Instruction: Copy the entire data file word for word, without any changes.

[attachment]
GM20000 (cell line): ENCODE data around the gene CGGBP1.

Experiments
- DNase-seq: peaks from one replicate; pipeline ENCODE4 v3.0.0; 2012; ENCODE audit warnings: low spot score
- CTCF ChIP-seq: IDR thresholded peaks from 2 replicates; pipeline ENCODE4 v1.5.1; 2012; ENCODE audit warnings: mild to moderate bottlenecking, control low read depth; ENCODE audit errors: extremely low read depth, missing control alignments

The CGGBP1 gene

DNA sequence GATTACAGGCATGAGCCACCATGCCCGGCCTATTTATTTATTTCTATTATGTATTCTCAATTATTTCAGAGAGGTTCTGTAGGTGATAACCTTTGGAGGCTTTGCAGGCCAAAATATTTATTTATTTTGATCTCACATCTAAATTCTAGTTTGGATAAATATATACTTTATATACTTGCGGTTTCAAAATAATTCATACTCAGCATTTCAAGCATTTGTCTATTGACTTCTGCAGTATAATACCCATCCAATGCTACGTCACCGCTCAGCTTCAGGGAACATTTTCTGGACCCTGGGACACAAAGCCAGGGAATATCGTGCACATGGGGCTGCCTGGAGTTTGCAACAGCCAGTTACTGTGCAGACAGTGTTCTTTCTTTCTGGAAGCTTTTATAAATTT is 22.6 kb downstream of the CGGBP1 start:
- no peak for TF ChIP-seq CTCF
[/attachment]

GM20000 (cell line): ENCODE data around the gene CGGBP1.

Experiments
- DNase-seq: peaks from one replicate; pipeline ENCODE4 v3.0.0; 2012; ENCODE audit warnings: low spot score
- CTCF ChIP-seq: IDR thresholded peaks from 2 replicates; pipeline ENCODE4 v1.5.1; 2012; ENCODE audit warnings: mild to moderate bottlenecking, control low read depth; ENCODE audit errors: extremely low read depth, missing control alignments

The CGGBP1 gene

DNA sequence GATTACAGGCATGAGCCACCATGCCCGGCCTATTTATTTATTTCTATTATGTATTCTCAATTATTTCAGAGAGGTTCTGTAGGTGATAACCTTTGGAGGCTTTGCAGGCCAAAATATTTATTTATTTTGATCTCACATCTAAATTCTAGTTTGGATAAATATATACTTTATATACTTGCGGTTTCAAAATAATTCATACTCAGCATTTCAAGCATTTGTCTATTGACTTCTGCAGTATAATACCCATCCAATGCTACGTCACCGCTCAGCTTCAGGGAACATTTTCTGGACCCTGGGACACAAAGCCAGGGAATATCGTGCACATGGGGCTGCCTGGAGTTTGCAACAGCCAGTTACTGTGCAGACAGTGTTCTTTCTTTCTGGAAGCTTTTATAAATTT is 22.6 kb downstream of the CGGBP1 start:
- no peak for TF ChIP-seq CTCF